In what has become a well-known story in the international publishing community, the Canadian Copyright Act was amended in 2012 to include "education" as a purpose for fair dealing. But with no definition of "education" offered by the Act, Canadian schools have over the last five years operated under arbitrary guidelines, understood to permit the uncompensated copying and distribution of print and digital copies. These copies amount to hundreds of millions of pages each year.
Unsurprisingly, the Canadian publishing industry has suffered significant economic damage as a result.
Collective licensing revenue across the industry is down 80% since 2013—a loss of $53 million (CAD) in licensing royalties alone after K-12 Departments of Education and the vast majority of Canadian universities and colleges ceased paying licensing fees to Access Copyright, the copyright collective that administers Canadian licenses outside of Quebec. In addition, free copies have become a substitute for finished books, with the loss of those sales compounding the damage.
The net result: reduced investment in innovative products, and fewer high-quality educational resources developed in Canada, for the Canadian market. Some multinational publishing firms have shuttered entire Canadian educational publishing divisions and laid off staff. Others have moved warehousing and distribution to the United States, weakening Canadian supply chains. Canadian houses, meanwhile, are redirecting investment away from education, and the financial impact on Canadian writers is dramatic.
But a recent legal decision has the potential to influence the upcoming five-year review of the Copyright Act, with rightsholders calling on the government to address the damage stemming from the introduction of fair dealing for education.
The York University Case
Since 2012, uncompensated copying and distribution of print and digital copies has become the norm in Canadian schools. And with the education sector unwilling to come to the table, and the law silent on what constitutes fair dealing in an educational context, litigation remains one of the few avenues available to rightsholders.
The first legal test of the education sector’s copying guidelines came in the form of a lawsuit against Toronto’s York University. Filed by Access Copyright in 2013, the suit alleged that York’s copying guidelines authorize and encourage copying that is unsupported by Canadian law.
In July, 2017, the Federal Court of Canada ruled unequivocally in favour of Access Copyright, finding York’s guidelines to be unfair in both their terms and application, and that tariffs issued by Canada’s Copyright Board (the regulatory body authorized to establish royalty rates for the use of copyright protected works administered by collective societies) are mandatory. In short, the Court found that York’s copyright policies and practices served primarily to “obtain for free that which they had previously paid for.”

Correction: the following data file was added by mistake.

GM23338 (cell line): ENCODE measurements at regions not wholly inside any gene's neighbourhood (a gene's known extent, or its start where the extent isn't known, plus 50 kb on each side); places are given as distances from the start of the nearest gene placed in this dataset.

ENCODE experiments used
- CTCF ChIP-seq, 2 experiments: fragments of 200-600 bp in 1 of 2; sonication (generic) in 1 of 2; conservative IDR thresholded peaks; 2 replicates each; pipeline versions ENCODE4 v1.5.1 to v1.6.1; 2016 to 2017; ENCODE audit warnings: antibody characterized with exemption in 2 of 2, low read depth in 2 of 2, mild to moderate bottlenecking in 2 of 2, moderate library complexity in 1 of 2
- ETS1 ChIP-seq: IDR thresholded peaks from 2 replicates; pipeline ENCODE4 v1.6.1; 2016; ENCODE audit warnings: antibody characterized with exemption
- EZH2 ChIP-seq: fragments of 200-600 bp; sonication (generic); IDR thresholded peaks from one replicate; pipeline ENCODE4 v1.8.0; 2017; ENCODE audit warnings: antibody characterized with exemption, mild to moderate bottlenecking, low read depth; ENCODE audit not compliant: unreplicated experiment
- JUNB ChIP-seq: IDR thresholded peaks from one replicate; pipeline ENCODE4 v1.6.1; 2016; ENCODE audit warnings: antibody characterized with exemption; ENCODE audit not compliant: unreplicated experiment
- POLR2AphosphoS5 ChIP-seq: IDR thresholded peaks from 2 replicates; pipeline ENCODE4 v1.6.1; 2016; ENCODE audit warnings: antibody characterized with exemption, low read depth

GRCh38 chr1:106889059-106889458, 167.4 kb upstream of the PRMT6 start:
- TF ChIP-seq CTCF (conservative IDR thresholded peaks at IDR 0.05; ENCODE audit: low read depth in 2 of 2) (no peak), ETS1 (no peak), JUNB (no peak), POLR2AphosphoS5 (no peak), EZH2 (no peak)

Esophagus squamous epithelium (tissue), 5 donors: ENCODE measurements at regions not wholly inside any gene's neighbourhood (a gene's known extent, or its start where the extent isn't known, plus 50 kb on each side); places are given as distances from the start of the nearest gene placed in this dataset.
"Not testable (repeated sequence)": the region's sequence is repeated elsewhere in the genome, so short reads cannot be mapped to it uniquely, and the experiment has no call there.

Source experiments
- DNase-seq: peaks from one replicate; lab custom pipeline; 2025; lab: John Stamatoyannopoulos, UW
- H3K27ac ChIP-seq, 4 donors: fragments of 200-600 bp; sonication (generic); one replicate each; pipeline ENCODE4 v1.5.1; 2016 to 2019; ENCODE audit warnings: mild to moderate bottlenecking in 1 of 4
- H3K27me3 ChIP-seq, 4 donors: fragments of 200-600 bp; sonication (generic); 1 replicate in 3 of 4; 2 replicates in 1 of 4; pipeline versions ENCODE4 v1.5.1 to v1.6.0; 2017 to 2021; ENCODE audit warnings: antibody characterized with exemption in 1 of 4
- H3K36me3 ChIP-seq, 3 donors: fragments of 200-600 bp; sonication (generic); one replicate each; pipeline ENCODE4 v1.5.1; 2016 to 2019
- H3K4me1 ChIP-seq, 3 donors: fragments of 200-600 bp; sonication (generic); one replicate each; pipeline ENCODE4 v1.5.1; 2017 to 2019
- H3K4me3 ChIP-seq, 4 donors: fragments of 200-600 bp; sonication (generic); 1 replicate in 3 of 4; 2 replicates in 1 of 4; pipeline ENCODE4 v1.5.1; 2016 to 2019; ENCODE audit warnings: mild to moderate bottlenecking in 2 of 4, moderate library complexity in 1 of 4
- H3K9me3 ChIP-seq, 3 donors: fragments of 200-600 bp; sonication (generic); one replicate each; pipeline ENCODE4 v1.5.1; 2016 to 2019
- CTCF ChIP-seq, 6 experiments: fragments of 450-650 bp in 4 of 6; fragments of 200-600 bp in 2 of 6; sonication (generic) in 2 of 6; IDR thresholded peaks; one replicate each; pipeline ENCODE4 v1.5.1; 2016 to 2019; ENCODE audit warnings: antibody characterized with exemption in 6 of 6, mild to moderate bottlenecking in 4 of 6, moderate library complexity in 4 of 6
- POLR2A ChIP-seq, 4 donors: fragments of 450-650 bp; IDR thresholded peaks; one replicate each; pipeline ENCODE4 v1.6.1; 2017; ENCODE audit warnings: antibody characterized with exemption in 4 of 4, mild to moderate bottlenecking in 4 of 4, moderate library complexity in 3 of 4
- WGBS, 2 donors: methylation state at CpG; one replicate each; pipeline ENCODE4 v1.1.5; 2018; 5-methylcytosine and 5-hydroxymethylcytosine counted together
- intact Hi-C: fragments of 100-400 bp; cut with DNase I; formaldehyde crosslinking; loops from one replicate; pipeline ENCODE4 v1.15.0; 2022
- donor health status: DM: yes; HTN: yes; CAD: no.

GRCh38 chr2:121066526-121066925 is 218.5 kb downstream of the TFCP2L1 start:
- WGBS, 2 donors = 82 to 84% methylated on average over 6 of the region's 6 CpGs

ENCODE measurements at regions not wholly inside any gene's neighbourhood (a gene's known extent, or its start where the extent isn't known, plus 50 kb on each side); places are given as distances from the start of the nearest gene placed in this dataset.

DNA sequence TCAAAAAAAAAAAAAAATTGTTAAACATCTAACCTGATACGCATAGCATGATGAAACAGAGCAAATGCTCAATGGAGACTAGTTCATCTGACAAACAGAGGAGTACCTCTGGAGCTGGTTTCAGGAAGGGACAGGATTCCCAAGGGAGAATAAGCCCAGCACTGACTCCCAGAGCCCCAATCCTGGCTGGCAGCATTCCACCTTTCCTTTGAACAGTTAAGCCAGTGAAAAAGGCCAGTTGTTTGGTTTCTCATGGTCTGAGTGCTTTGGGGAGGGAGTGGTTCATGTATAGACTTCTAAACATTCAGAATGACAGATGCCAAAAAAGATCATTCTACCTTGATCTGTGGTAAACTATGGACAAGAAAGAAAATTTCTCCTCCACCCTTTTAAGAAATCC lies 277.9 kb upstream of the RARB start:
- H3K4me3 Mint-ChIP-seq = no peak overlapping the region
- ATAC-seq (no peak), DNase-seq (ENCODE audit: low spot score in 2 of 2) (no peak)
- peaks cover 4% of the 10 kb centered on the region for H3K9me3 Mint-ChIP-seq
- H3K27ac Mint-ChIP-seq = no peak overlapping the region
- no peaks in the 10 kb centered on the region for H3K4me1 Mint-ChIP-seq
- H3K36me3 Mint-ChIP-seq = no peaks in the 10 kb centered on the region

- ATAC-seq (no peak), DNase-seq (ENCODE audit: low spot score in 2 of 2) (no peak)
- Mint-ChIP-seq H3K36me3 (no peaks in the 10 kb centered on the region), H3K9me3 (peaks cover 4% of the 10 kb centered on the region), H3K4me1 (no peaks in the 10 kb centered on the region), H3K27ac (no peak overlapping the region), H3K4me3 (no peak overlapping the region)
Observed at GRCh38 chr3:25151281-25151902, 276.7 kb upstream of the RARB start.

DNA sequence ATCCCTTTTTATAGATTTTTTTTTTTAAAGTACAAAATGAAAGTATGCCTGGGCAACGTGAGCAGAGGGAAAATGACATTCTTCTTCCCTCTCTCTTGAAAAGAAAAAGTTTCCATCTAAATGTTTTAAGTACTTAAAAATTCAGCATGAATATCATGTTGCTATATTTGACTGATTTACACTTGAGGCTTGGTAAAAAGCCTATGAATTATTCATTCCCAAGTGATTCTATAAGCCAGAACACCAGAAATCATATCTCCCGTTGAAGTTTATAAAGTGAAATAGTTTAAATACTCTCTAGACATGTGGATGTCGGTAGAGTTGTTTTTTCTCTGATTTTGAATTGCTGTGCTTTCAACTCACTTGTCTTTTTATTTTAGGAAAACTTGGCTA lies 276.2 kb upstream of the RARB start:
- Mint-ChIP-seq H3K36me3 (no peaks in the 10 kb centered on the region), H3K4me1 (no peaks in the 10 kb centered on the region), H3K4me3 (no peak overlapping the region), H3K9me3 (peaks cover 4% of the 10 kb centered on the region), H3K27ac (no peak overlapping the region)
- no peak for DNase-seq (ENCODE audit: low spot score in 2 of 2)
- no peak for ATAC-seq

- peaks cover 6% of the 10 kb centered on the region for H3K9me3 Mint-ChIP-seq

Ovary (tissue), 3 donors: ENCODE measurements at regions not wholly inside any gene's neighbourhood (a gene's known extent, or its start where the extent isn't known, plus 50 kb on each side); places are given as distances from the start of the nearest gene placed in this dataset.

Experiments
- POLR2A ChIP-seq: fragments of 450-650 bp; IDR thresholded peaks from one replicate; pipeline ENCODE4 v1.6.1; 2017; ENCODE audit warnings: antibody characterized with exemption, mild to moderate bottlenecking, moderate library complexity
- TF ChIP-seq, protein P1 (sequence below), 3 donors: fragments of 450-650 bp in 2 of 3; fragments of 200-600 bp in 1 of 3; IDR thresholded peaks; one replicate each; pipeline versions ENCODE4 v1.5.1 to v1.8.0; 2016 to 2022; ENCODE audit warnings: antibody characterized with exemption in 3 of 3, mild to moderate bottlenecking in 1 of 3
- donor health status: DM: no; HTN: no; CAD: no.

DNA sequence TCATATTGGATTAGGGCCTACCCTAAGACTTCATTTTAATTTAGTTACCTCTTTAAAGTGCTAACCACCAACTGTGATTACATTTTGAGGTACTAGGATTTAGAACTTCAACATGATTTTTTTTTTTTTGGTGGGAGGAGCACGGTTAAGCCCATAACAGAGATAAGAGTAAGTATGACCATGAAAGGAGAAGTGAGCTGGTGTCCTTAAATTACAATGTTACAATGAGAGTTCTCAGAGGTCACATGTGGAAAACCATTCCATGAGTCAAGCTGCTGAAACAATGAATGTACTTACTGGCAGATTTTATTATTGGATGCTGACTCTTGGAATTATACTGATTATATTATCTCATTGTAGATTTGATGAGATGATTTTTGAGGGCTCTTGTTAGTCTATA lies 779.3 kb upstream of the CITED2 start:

The Court also found that the university’s actions have had an “adverse effect on writers and publishers,” resulting in a “wealth transfer” from copyright holders to educational institutions.
Though the case specifically examined York’s policies and practices, the propagation of similar policies throughout the sector means that the “mass systemic and systematic copying” identified by the Court can be assumed to be widespread. Indeed, for all practical purposes, most Canadian post-secondary institutions and K-12 schools have copyright policies identical to York’s.
Though the Court’s decision provided much-needed guidance on fair dealing for education, and affirmed the position the Association of Canadian Publishers and other rightsholder groups have put forward for years, resolution is far from certain.
Despite the Court’s clarity, the response of universities across Canada has been disappointing. For its part, York has announced its intention to appeal the decision, and K-12 Departments of Education have been silent. Rather than examine the Court’s findings as they apply to their own institutions, universities, colleges and schools are instead maintaining the policies and procedures that the Court found lead to illegal behavior.
At the same time, the need for high quality Canadian curriculum resources that reflect local realities has not diminished, and demand for Canadian educational content remains high; however the ongoing supply of Canadian learning resources remains uncertain.
Let’s Come to the Table
In an article for last year’s PW Frankfurt Show Daily, I noted that the Canadian experience serves as a cautionary tale for other territories considering these kinds of copyright reforms. And accordingly, international interest in Canada’s situation is growing, especially as the upcoming five-year parliamentary review of the Copyright Act approaches.
As of this writing, the scope and timing of the review have yet to be announced, though it is anticipated that the process will launch in early November and extend into 2018. In the meantime, as Canadian publishers and creators await details of York’s appeal, as well as the parliamentary review, financial losses continue to grow. Canadian students returned to schools this fall, and in many cases are relying on illegally produced copies to support their learning.
A simple solution is available, however: let's return to an affordable collective licensing regime, providing Canadian students with worry-free access to the resources they need, and rightsholders fair remuneration.
Achieving this does not require a review of the Copyright Act. All it requires is a willingness on both sides to strike the right balance between the interests of users and rightsholders, and leadership on the part of government to ensure this balance is upheld.
Kate Edwards is Executive Director of the Association of Canadian Publishers.